“Forty-six percent of the 96 films premiering at this year’s Tribeca Film Festival are directed by women – a record for Tribeca – including the festival’s closing night selection: Liz Garbus’ New York Times documentary ‘The Fourth Estate,’ ” the Associated Press’ Jake Coyle reported early this month. Another female-made documentary, however, is sure to be all the rage in New York and beyond.
Faith Neumann was 12 years old when she got her first lessons in sexism and gender inequality.“I remember when I was in my tech ed class and the teacher was talking and this guy was talking to me,” said the Brooklyn Park pre-law student, sitting in a South Minneapolis coffee shop Thursday morning. “And the teacher, Mr. Taylor, said, ‘Well, maybe he wouldn’t be so distracted if you pulled your shirt up.’ I was only 12, so you can imagine.
In January, at a White House meeting on immigration protections for people from Haiti, El Salvador, and some nations in African, Donald Trump infamously demanded to know why he should accept immigrants from “shithole countries” rather than places like Norway.The same week, Rachel Ries was at the three-year-old South Minneapolis listening room and community hub the Warming House, rehearsing with her fellow choir members in the newly-formed Kith + Kin Chorus, which includes some of the local...
Muck Rack makes it simple to find people, tweets, or articles that mention any name, keyword, company, hashtag etc. We've compiled this guide to help you make the most of your search.
Selecting a term
Start searching tweets, articles from media outlets, articles mentioned in tweets, journalists'
names, titles and bios with some suggested searches:
Companies or Topics (e.g. iPhone, Microsoft)
Phrases (e.g. "cloud computing") — use quotes to keep the terms together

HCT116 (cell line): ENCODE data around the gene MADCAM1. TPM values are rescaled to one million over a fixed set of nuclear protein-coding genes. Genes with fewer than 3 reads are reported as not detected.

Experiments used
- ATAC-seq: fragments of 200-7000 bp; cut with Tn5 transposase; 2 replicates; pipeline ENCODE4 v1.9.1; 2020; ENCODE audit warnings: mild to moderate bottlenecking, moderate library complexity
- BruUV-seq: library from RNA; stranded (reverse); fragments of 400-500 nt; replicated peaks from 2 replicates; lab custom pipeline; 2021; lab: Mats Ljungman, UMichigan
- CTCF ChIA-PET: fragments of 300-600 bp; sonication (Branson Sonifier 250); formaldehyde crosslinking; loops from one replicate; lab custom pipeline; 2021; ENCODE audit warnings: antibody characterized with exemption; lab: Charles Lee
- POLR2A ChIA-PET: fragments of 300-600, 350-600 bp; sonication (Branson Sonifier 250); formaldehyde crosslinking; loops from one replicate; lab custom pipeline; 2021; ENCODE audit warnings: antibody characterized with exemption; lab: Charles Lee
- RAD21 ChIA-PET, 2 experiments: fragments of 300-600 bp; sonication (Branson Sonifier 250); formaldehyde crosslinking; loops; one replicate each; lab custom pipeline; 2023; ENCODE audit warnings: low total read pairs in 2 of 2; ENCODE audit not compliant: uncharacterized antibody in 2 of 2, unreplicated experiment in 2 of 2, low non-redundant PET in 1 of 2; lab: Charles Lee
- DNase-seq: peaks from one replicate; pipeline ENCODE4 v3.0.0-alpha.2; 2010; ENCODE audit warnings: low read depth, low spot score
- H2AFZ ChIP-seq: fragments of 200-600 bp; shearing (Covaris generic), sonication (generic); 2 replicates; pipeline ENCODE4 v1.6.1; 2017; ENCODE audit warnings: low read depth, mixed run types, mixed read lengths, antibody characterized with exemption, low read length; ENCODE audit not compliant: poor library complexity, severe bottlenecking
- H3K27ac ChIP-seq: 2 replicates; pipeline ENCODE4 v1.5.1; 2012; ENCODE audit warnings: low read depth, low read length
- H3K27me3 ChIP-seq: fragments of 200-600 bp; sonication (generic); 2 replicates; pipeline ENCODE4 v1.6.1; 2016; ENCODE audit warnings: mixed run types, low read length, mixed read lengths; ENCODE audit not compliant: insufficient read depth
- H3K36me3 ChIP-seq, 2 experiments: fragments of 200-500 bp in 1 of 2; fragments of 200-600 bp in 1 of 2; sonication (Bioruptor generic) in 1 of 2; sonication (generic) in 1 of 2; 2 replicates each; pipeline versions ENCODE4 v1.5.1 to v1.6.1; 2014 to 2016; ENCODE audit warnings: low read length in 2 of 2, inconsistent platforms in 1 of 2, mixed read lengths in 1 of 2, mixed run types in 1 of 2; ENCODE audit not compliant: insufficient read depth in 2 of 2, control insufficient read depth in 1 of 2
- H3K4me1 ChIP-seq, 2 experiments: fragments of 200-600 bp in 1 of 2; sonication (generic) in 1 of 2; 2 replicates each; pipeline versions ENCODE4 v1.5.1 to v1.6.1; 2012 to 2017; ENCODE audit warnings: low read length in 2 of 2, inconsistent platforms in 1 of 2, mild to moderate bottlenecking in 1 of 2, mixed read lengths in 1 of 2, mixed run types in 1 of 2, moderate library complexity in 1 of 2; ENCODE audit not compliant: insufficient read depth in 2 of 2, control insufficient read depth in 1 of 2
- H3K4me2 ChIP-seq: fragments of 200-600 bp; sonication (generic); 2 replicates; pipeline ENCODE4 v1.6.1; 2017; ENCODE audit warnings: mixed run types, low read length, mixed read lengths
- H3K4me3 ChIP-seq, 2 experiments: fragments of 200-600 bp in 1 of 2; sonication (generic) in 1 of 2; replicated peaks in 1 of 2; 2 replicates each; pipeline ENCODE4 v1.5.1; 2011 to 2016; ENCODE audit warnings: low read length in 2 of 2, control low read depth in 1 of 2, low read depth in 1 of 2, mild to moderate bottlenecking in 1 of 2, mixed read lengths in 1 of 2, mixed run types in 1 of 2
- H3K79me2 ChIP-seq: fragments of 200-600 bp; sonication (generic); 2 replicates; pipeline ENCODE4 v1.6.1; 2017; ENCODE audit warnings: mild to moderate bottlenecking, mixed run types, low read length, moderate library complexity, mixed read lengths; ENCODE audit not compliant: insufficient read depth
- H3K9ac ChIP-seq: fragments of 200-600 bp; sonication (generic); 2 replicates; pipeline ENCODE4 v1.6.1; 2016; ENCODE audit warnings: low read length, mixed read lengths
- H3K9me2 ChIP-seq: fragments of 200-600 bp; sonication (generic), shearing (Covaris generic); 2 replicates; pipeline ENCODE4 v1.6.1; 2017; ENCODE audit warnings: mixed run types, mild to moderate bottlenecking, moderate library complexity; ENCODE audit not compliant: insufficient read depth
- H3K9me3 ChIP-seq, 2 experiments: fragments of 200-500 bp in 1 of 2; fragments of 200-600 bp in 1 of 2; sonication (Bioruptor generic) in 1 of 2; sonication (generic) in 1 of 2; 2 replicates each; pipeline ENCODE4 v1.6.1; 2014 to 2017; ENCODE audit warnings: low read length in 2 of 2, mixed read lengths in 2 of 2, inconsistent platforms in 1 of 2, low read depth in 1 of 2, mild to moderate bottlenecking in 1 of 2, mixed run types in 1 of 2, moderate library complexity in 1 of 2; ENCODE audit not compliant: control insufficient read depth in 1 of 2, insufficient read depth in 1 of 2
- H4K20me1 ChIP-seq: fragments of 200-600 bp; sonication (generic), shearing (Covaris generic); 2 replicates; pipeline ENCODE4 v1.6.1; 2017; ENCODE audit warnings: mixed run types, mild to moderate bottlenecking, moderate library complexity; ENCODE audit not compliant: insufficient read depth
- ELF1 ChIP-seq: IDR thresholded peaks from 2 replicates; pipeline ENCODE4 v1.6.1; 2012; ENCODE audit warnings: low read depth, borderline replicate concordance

Twitter handles (e.g. @username) — returns those who have mentioned or replied to
Names (e.g. "David Pogue")
Hashtags (e.g. #sxsw, #london2012)
Bio details (e.g. vegan, Olympics, father)
Muck Rack's Advanced Search allows for many boolean operators.
Find results that mention multiple specified terms, use AND or
+. For example, ensure each result contains both Elon Musk and Mark Zuckerberg by
searching Musk AND Zuckerberg or Musk + Zuckerberg.
Use the operators OR or , to broaden your search when you'd like either of
multiple terms to appear in results. (This is the default behavior of our search when no operators
are used). For example, results will contain either cake or cookie by searching cake OR cookie or cake,cookie
Use NOT or - to subtract results from your search. For
example, searching Disney will yield results about the Walt Disney Company as well as Walt Disney
World Resort. To exclude mentions of Disney World, search for Disney -World or Disney
When using one of these operators with a phrase, enclose it in quotation marks. For example, you can
find results about smartphones excluding Apple's iPhone 4S by searching smartphone -"iPhone
Exact case matching or punctuation
If you're searching for a brand name or keyword that relies on specific punctuation marks or capitalization, you can
find results that match your exact query by adding matchcase: before the keyword you're searching for, like matchcase:E*TRADE .
Use parentheses to separate multiple
boolean phrases. For example, to find journalists talking about having fun in Disney World or
Disneyland, search for ("disney world" OR disneyland) AND fun.
An asterisk can be used to search for any variation of a root word truncated by the asterisk. For example, searching for admin* will return results for administrator, administration, administer, administered, etc.
A near operator is an AND operator where you can control the distance between the words. You can vary the distance the near operation uses by adding a forward slash and number (between 0-99) such as strawberries NEAR/10 "whipped cream", which means the strawberries must exist within 10 words of "whipped cream".